SOP and SUDs Series – Module 3: Case Planning in Recovery

Full Day

In Module 3 of the Safety Organized Practice and Substance Use Disorders series, participants will:

  • Identify the role of the child welfare worker in mitigating the impact of caregiver substance abuse
  • Learn how to work with families to explore harm reduction and abstinence treatment options
  • Understand the stages of recovery, the relapse process and recovery that honors family culture and values
  • Create cultural safety and case plans that focus on parenting behavior change and enhances child safety
  • Apply the Core Practice Model values and beliefs to engage caregivers and lead them toward healing of the family unit

About the Series

This three-day Substance Abuse Awareness and Child Protection training course specifically addresses the role of substance use disorders (SUDs) in creating familial conflict and endangering child welfare. According to the National Center on Substance Use and Child Welfare, “nearly 9 million children live with at least one parent who has a SUD,” and while “the vast majority of these families are not referred to child welfare agencies for maltreatment…parental use of substances, including alcohol, was a contributing reason for removal in more than one-third (35.3 percent) of out-of-home care cases” (Children’s Bureau). Using substances can negatively impact caregivers’ ability to safely parent the children in their care and may increase the risk of child maltreatment. The effects of emotional, psychological and physical maltreatment of children demand that child welfare workers (CWWs) understand and appreciate the magnitude and scope of the impact of substance on families. Parents using substances may have an increased difficulty managing their own emotions and prioritizing the well-being of their children. By using solution-focused questions and tools, a CWW is able to identify the effects of a parent’s substance use on their ability to keep their children safe.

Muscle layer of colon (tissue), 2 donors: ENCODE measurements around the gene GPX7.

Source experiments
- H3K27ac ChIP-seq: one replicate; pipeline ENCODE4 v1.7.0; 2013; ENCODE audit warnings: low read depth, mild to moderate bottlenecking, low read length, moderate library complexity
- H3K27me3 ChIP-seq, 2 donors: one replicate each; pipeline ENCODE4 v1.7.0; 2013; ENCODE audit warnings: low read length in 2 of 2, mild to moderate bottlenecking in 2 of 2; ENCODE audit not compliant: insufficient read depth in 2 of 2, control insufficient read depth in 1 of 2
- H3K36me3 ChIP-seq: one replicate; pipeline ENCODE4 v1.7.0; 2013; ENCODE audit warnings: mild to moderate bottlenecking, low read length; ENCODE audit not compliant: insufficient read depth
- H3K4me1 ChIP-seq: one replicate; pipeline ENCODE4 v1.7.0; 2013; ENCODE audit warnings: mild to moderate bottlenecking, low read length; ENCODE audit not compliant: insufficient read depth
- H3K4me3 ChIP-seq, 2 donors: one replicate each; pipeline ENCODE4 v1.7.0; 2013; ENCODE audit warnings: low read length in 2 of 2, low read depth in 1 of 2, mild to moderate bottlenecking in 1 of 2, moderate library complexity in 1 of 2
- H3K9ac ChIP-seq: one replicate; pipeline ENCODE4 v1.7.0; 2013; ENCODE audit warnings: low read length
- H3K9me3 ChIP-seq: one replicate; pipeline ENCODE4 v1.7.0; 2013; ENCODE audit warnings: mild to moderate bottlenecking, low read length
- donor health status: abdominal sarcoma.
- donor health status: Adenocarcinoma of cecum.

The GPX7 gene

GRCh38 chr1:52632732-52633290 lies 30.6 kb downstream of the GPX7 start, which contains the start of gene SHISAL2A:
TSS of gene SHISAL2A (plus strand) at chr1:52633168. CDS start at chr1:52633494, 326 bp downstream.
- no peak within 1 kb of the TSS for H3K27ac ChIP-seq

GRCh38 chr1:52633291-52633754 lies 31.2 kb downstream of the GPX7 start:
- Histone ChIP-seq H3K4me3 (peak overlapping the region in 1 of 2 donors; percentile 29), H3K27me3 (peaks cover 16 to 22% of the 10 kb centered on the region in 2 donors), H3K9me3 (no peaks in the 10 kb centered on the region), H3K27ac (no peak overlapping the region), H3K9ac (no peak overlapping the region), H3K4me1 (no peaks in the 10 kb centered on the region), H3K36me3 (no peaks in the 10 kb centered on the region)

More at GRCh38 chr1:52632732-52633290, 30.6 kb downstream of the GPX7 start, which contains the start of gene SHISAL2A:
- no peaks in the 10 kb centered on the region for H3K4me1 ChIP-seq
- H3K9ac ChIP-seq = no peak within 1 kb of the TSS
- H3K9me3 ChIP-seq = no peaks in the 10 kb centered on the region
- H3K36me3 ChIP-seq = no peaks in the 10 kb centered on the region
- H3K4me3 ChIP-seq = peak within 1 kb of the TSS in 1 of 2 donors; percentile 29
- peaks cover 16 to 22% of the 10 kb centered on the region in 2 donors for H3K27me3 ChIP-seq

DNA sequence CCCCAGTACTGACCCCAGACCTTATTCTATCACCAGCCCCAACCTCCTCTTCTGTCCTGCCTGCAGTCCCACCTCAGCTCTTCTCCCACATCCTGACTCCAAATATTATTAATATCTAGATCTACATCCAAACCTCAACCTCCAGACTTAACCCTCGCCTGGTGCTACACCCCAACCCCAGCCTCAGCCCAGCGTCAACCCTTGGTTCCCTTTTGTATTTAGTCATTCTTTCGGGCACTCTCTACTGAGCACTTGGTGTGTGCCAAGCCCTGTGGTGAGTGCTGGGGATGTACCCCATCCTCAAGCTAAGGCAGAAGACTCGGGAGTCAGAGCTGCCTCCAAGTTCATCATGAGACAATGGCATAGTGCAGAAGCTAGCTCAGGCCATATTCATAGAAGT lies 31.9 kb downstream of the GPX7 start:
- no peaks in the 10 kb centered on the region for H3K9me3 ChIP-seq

This three-module series teaches safety-organized concepts to enhance proficiency in a CWW’s ability to engage caregivers whose use or abuse of substances may endanger the children in their care. CWWs collaborate with other community health and wellness systems in helping to diagnose, treat, heal and support those who struggle with substances. As part of this communal process of healing, CWWs must come to understand the underlying trauma that creates substance abuse and perpetuates its hold on a family. Substance use disorders often stem from unresolved childhood trauma, and those with SUDs often face guilt, further trauma, and relapse during the healing process. This training highlights the underlying causes of substance use, the triggers and behaviors that contribute to ongoing substance use, and the stages associated with substance use and recovery. CWWs will develop skills to approach parents with substance use compassionately and respectfully toward the goal of increased family engagement, connection, and safety.

Child welfare workers play a critical role in enabling families to overcome barriers that result from substance abuse and in encouraging recovery through collaboration with treatment providers that offer either harm reduction or abstinence treatment methods. Recovery is a life-long process. Parents with substance abuse can—through perseverance and sound treatment—build safe, functional and thriving family systems. This training emphasizes CWW awareness of implicit bias and helps CWWs utilize key components of the Core Practice Model to create an empathic and collaborative relationship that will bolster parental self-esteem, trust, and prioritize child safety and familial healing over parental shame.

Natural and formal supports can work with caregivers to build and maintain safe parenting behaviors during a caregiver’s recovery process. This training explores the possible indicators that signal a caregiver’s ability and willingness to plan for recovery and suggests collaborative action steps for case planning that ensure immediate child safety. CWWs, along with caregivers, must delineate necessary behavior changes that promote permanency, safety, and a thriving family unit. To build these skills for CWWs, this training uses the Circles of Safety and Support tool to demonstrate a CWW’s influence in highlighting caregiver strengths and building caregiver resilience in the face of substance abuse.

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